Spousal Deeming in the SSI Program
Spousal Deeming in the SSI Program
This pub tells you about “deeming” rules between spouses (wives and husbands). This means part of your spouse’s income and resources count against you in deciding your SSI eligibility and benefit amount. This pub helps you figure out how SSI counts your income. It gives examples.
Sometimes, Social Security counts the income of your husband or wife in deciding whether you are eligible for SSI, and if so, how much SSI you can get. This is called “spousal deeming”. These rules apply only in the SSI program. There is no spousal deeming for SSDI/Title II benefits.
General Rules:
 Your husband or wife (spouse) must be ineligible for SSI. (If both you and your husband/wife are disabled, you could get the SSI couples rate.)
 The deeming formula and rules only apply if your spouse lives in the same household as you. If your spouse lives in a different household than you, his or her income will not count. If your spouse is absent from your household temporarily his or her income can still count.
Formula for Using the Attached Spouse to Spouse Deeming Worksheet:
(You are the claimant who wants SSI; your husband/wife is the ineligible spouse.)
Step One: Determining the Ineligible Spouse’s Total Countable Income.
 Take the ineligible spouse’s total unearned income (line 1).
 Subtract from the unearned income deductions for each “ineligible” child. (An ineligible child is one that does not receive any form of public incomemaintenance payments, such as children’s SSI or CalWORKS.) The deduction amount is ½ the SSI individual federal benefit rate minus the child’s countable income (if any). In 2009, ½ of the individual federal benefit rate is $337.00.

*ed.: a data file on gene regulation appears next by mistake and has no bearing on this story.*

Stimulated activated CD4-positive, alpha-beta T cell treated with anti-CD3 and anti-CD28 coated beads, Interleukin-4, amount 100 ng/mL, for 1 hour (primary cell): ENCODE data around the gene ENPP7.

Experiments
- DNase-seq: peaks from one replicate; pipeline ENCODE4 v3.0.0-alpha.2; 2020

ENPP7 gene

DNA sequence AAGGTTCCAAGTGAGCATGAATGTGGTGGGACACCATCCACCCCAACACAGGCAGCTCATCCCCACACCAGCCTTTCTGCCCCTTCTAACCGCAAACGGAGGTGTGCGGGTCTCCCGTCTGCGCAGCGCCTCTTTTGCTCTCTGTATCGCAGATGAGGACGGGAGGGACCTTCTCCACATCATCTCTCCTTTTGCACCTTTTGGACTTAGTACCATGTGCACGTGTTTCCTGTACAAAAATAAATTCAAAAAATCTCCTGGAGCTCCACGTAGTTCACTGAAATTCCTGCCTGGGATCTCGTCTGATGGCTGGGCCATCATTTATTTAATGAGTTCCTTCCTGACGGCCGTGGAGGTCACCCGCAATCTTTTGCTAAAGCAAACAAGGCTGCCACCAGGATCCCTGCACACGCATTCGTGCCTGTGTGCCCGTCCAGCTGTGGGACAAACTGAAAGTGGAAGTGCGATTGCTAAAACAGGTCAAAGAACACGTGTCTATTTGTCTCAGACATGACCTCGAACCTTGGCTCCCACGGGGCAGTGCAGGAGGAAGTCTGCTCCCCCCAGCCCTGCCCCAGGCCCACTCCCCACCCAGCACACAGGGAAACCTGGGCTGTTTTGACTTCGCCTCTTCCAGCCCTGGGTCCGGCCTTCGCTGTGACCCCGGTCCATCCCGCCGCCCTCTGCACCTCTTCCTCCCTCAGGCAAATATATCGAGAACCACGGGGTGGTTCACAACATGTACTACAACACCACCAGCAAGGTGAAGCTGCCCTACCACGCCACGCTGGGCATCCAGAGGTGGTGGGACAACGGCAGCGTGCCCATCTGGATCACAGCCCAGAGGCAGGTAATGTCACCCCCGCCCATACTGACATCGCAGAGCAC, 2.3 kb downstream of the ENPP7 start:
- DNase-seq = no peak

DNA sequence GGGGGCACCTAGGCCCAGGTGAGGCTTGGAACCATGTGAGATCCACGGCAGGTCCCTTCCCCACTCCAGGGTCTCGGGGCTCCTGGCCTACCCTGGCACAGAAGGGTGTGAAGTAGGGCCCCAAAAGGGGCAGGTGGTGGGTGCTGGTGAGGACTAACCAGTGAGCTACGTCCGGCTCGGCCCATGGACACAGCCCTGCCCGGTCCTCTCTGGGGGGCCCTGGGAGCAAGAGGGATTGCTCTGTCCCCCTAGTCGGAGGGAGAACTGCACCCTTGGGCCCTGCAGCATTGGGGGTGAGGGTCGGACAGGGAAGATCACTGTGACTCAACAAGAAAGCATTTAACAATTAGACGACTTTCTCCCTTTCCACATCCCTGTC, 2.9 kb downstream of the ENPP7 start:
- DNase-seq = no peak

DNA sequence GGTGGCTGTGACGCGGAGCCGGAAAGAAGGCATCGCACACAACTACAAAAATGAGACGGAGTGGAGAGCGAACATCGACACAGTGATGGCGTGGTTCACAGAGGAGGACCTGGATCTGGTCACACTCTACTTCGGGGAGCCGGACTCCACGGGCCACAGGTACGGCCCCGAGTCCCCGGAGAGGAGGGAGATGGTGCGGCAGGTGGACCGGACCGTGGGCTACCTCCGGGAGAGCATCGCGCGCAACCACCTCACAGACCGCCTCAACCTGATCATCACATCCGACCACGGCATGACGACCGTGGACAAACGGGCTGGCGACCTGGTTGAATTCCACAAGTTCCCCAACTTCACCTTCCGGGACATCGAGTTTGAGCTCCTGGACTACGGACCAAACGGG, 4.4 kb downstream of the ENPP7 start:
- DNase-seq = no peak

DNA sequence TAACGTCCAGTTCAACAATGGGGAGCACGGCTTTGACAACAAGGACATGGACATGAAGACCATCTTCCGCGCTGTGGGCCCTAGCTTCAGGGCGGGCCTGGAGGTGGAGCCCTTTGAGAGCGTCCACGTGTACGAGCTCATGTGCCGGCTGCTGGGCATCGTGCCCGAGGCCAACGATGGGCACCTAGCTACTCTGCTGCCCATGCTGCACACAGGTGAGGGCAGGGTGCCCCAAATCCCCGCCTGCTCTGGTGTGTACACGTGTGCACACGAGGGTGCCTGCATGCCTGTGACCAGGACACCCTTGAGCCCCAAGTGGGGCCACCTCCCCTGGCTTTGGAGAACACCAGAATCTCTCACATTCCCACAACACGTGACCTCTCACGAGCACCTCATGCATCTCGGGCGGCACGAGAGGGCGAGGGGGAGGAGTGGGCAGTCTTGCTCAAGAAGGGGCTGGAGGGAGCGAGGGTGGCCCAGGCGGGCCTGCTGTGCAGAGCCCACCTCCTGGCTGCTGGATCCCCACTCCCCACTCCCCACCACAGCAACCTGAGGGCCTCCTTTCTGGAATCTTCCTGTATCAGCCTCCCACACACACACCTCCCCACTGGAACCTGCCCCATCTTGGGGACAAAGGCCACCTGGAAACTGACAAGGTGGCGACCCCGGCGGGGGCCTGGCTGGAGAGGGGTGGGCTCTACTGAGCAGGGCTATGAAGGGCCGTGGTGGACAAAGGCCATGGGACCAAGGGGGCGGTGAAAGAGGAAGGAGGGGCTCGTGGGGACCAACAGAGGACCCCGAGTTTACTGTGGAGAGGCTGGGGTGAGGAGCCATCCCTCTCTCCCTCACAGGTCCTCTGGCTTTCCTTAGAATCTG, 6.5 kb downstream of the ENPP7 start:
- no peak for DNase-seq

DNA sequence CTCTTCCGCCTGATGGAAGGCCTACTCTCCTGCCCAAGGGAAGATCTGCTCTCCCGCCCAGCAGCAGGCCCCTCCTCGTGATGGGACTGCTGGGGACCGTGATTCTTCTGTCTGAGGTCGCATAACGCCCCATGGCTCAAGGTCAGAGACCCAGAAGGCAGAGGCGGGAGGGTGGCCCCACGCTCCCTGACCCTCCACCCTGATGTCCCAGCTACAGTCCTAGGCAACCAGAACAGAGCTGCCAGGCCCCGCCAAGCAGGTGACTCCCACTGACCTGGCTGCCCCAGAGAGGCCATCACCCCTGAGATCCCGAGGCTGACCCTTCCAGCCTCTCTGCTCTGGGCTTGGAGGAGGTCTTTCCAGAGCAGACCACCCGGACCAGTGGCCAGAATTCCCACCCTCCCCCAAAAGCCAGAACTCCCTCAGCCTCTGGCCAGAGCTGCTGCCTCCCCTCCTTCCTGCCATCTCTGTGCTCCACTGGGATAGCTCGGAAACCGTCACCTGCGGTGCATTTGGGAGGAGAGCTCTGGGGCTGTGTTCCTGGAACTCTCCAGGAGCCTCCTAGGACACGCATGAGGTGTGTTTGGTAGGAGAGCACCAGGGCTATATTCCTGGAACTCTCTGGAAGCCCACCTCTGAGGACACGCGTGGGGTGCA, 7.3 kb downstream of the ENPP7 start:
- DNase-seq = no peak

Take the ineligible spouse’s earned income (line 2).
 Subtract from the earned income any remaining ineligible child deductions not already offset by unearned income. What you are left with is the ineligible spouse’s total countable income (line 3).
Step Two: To Deem or Not to Deem? Does my Spouse’s Income Count?
If the ineligible spouse’s total countable income is less than the difference between the couple’s federal benefit rate and the individual federal benefit rate, no income is deemed. In 2009, the difference between the couple’s rate and individual rate is the difference between $1011 and $674 or $337. If the ineligible spouse’s total countable income is less than $337 – STOP HERE – no income is deemed. If the ineligible spouse’s income is more than $337 go on to Step Three.
Step Three: Figuring Out How Much Income to Count (Deem).
 Add the claimant’s unearned income to whatever is left of the ineligible spouse’s unearned income after any ineligible child deductions. (This is the amount in line 1b.) Subtract from that total the $20 “any income deduction”. The amount you are left with is the couple’s countable combined unearned income (line 5).
 Add the claimant’s earned income to whatever is left of the ineligible spouse’s earned income after any ineligible child deductions (line 6).
 Subtract from that total the balance of the $20 “any income deduction” not already offset by unearned income.